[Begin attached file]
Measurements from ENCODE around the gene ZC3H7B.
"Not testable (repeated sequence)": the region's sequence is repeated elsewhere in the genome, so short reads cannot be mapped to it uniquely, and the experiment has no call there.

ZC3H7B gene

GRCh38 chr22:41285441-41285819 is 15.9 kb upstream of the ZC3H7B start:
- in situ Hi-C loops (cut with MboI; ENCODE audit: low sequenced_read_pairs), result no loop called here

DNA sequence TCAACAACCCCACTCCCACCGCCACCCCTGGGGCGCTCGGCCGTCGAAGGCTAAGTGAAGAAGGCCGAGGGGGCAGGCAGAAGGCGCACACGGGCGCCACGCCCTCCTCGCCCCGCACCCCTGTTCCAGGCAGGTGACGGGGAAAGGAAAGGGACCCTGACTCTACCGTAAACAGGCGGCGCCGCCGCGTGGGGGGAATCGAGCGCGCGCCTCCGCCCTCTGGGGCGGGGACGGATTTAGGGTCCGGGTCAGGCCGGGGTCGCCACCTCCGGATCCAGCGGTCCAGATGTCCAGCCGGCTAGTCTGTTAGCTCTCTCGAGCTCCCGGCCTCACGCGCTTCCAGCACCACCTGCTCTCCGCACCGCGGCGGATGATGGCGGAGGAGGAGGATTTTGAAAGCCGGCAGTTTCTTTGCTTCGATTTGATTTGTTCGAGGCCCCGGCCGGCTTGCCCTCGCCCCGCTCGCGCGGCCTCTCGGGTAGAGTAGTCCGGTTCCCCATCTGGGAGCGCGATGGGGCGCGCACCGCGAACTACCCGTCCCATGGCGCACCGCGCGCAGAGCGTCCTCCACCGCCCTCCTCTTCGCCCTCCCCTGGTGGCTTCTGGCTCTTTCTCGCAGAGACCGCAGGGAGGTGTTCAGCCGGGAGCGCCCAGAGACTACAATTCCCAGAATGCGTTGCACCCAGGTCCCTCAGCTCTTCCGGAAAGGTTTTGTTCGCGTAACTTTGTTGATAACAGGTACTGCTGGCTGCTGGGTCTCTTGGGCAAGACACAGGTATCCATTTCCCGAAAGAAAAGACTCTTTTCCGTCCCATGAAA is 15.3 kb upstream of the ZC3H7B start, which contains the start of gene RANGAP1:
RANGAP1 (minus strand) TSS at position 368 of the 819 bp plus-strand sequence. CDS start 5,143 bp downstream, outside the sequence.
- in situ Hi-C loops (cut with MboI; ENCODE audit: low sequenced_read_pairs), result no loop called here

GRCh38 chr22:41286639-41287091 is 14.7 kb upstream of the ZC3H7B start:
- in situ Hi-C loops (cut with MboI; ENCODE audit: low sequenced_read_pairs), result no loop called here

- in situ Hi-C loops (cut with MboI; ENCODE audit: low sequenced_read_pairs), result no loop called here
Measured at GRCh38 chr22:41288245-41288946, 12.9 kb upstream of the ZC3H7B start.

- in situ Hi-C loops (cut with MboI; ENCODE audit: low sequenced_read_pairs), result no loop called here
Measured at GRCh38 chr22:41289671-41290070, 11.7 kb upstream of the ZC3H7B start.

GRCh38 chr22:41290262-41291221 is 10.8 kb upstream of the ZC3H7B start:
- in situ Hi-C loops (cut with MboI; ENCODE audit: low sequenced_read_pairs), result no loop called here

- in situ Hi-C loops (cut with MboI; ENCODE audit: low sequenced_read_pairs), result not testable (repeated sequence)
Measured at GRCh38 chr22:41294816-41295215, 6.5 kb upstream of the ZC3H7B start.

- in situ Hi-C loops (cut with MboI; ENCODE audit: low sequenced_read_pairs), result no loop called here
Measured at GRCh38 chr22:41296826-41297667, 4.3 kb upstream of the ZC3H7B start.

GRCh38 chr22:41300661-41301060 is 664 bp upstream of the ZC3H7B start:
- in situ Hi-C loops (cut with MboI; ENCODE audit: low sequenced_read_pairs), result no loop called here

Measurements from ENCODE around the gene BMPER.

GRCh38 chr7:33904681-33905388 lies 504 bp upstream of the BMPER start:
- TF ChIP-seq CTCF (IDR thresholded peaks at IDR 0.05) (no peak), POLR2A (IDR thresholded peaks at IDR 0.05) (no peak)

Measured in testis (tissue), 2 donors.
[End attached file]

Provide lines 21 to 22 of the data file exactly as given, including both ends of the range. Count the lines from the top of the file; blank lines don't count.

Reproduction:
GRCh38 chr22:41300661-41301060 is 664 bp upstream of the ZC3H7B start:
- in situ Hi-C loops (cut with MboI; ENCODE audit: low sequenced_read_pairs), result no loop called here